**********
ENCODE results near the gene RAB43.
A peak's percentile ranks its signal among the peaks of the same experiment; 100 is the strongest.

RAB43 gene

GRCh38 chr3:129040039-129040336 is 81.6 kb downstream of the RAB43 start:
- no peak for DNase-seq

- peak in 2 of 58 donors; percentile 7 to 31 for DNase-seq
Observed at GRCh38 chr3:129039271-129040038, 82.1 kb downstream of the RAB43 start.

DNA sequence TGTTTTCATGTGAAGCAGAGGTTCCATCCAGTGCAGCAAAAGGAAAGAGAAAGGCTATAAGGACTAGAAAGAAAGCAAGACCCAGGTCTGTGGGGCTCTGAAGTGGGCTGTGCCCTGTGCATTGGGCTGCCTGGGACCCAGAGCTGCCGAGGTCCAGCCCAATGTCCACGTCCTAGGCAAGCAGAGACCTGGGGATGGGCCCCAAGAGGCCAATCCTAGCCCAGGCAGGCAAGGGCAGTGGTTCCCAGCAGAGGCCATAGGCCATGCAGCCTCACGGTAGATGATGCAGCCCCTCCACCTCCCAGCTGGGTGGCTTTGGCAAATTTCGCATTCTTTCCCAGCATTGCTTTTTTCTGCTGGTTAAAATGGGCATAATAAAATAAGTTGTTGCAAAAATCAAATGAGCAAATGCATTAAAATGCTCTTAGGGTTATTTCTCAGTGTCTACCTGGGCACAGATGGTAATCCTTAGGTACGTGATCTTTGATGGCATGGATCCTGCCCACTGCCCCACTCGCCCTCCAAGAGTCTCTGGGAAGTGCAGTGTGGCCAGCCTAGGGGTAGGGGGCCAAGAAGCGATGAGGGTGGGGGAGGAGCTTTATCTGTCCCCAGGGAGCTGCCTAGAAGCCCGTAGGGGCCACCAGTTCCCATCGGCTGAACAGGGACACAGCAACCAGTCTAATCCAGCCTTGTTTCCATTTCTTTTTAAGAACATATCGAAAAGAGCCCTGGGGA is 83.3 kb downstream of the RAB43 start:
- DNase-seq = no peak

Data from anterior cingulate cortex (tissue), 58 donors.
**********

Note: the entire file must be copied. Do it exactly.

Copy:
ENCODE results near the gene RAB43.
A peak's percentile ranks its signal among the peaks of the same experiment; 100 is the strongest.

RAB43 gene

GRCh38 chr3:129040039-129040336 is 81.6 kb downstream of the RAB43 start:
- no peak for DNase-seq

- peak in 2 of 58 donors; percentile 7 to 31 for DNase-seq
Observed at GRCh38 chr3:129039271-129040038, 82.1 kb downstream of the RAB43 start.

DNA sequence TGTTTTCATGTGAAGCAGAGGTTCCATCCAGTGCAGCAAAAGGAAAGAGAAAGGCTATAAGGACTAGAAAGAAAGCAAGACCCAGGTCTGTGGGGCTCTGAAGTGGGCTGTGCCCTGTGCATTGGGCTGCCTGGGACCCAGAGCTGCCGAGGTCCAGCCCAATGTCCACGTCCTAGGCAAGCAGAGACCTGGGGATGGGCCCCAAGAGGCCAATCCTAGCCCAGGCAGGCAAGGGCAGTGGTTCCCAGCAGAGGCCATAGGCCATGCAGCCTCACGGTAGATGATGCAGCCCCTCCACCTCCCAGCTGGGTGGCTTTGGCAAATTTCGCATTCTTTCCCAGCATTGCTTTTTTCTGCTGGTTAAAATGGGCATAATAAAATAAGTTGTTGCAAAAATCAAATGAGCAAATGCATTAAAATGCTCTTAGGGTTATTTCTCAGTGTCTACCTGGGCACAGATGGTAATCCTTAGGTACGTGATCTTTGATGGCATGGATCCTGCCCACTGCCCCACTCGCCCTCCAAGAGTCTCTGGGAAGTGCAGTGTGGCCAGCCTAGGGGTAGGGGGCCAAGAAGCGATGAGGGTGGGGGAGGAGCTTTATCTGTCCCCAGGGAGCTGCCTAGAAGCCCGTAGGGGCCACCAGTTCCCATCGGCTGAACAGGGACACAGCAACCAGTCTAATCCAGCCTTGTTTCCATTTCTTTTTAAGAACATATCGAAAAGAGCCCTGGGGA is 83.3 kb downstream of the RAB43 start:
- DNase-seq = no peak

Data from anterior cingulate cortex (tissue), 58 donors.